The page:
- - Wednesday, July 7, 2021

In June 1948, in an effort to bring Berlin to its knees, the Soviets closed off all ground access to the city. In response, the United States and Great Britain — realizing the psychological and strategic importance of Berlin to both Europe and the world — launched the Berlin Airlift, an epic and ultimately successful endeavor to supply the city entirely by air. After 11 long months, the Soviets acknowledged defeat and gave up on the blockade.

In our own time, we face a close analogy in the island nation of Taiwan.

The Communist Chinese insist that Taiwan is part of China. The Taiwanese insist they are an independent nation. The rest of the world has, in varying degrees, humored the communists by pretending that their claims about Taiwan are legitimate.

Unfortunately for everyone, the days of being able to finesse the question of Taiwan are coming to a close — just as the days of finessing the question of Berlin came to a close in the wake of the construction of the Berlin Wall in August 1961, not coincidentally done on the watch of a newly minted Democratic president in the United States.

Taiwan is the key to the Pacific region. A Chinese assault on the island would compel everyone — the United States, Australia, Japan, the Philippines, New Zealand — to take sides and to take action. Or, alternatively, to surrender the Pacific to the Chinese communists.



Just as Berlin was crucial to control of the middle of Europe and consequently the world in 1948, so Taiwan is crucial to the Pacific and the world in 2021.

Earlier this week, Japanese Deputy Prime Minister Taro Aso said that in the event of a Chinese assault on Taiwan, “Japan and the U.S. must defend Taiwan together.” Mr. Aso knows that a loss of Taiwan would place Tokyo squarely in the sights of the communists in China.

He is, of course, correct. If we are unable or unwilling to defend Taiwan, it is unlikely that we will be able or willing to defend Japan.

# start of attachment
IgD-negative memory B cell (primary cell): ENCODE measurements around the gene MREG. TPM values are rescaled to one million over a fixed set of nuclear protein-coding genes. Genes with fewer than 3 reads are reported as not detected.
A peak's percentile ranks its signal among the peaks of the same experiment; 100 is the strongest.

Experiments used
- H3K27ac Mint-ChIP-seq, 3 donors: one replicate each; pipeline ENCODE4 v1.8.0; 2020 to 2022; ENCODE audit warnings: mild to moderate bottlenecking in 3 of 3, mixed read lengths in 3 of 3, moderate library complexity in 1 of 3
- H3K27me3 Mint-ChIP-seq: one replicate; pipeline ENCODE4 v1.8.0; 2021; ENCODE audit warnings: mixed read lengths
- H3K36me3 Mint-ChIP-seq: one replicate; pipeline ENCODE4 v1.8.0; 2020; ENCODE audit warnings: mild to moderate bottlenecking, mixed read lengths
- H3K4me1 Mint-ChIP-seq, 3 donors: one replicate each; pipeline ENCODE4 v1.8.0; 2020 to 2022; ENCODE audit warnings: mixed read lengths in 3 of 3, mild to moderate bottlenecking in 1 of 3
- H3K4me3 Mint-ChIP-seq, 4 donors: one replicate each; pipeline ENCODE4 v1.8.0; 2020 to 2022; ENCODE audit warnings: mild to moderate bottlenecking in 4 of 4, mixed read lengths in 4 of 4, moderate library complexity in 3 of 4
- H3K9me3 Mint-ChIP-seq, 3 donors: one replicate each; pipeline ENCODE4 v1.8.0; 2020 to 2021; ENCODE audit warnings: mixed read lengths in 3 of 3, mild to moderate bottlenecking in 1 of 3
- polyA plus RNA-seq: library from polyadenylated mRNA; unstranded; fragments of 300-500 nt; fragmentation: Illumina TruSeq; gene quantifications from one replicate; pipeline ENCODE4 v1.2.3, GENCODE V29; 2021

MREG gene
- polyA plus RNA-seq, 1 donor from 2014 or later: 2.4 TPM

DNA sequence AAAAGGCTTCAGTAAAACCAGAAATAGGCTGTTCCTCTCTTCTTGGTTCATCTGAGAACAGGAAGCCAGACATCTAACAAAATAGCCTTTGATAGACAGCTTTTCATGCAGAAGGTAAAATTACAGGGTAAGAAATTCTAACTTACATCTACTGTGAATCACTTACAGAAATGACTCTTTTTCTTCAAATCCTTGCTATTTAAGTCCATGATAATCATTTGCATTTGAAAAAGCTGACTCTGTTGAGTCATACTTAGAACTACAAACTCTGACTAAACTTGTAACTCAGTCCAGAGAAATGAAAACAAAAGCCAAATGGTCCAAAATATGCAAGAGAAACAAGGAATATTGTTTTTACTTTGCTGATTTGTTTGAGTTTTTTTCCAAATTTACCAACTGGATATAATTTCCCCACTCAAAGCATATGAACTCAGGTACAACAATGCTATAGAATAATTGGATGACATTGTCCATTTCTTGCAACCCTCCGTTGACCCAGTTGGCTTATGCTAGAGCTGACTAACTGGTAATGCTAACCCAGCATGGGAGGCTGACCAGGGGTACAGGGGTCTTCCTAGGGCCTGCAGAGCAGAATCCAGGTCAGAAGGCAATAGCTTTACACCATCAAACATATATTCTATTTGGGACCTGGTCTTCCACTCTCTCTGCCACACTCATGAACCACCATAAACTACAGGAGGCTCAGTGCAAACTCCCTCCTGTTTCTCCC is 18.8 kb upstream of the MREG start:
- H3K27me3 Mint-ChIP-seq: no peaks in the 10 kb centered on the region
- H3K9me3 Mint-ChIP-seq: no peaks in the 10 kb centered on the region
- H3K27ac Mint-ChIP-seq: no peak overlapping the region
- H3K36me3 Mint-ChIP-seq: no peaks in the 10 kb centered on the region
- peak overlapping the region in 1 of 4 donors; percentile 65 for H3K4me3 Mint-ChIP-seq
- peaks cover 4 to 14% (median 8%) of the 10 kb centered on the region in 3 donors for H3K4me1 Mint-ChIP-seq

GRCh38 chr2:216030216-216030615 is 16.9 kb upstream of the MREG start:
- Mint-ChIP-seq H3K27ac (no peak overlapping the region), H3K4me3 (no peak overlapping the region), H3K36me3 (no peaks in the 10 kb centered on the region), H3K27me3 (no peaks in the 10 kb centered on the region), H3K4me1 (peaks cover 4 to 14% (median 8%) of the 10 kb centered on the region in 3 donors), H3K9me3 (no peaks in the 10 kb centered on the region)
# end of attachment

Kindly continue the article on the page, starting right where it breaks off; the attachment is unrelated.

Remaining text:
This is not idle speculation. As recently as last week, the Chinese communist-controlled publication Naval and Merchant Ships outlined with some specificity (including weapons to be used) a possible three-stage plan for a military invasion of Taiwan. President Xi Jinping has, as part of the 100th anniversary of the Chinese Communist Party, made it clear that “reunification” is one of his top priorities.

The loss of Taiwan would send the Philippines and Indonesia — which are already wobbly because of their economic relationships — toward the Chinese communist orbit. It almost certainly would require the Japanese to remilitarize and acquire nuclear weapons.

Is Team Biden ready for such a thing?

It seems unlikely. They are having trouble responding with clarity and strength to a handful of Russian hackers operating with the tacit approval of the Russian government. President Biden was reduced to giving Russian President Vladimir Putin a list of sectors that he wished the Russians would avoid.

Team Biden is also caught up in a romanticized version of the relevance of the NATO alliance. The idea that NATO allies are going anywhere to help us fight anyone is quaint, and, like cavalry charges in the early days of World War II, misguided and perhaps fatal to those who believe in it.

The United States’ most important alliance right now is the Quad, a confederation of India, the U.S., Australia and Japan directed at providing a counterbalance to Communist China in the Pacific region.

This association was restarted by former Secretary of State Mike Pompeo, who himself has real world experience with potential regional and global hegemons. He led a platoon at the Fulda Gap — the narrowest strip of West Germany between East Germany and France — thought to be the place most likely to be invaded by the Soviets in the 1960s, ‘70s and ‘80s.

Mr. Pompeo saw and sees with clarity the risk posed to Taiwan by communist China. Restarting the Quad is the most sensible and prudential foreign policy move made by the United States since the deployment of medium-range nuclear missiles in Europe in the mid-1980s.

For the United States especially, the risk posed by communist China is complicated by our numerous and unfortunate commercial relationships. People, companies and organizations as disparate as John Cena, Apple and the NBA have repeated or are inclined to accept and repeat propaganda from communist China. Even the Biden administration is preparing to embark on an energy policy that would trade our current energy independence (or, if you prefer, our status as an exporter of energy) for dependence on communist China for batteries both for electric vehicles and utilities.

We have been playing the wrong game with communist China for too long.

Presidents Truman and Kennedy and every postwar president came to understand, prepare for, and minimize the risk posed by the Soviet Union. Let’s hope that in our current moment, our leaders can come to understand that strength, clarity of purpose, and clear understandings about our intentions are essential.

With respect to Beijing, that starts with resolve to defend Taiwan.

• Michael McKenna, a columnist for The Washington Times, is the president of MWR Strategies. He was most recently a deputy assistant to President Trump and deputy director of the Office of Legislative Affairs at the White House.

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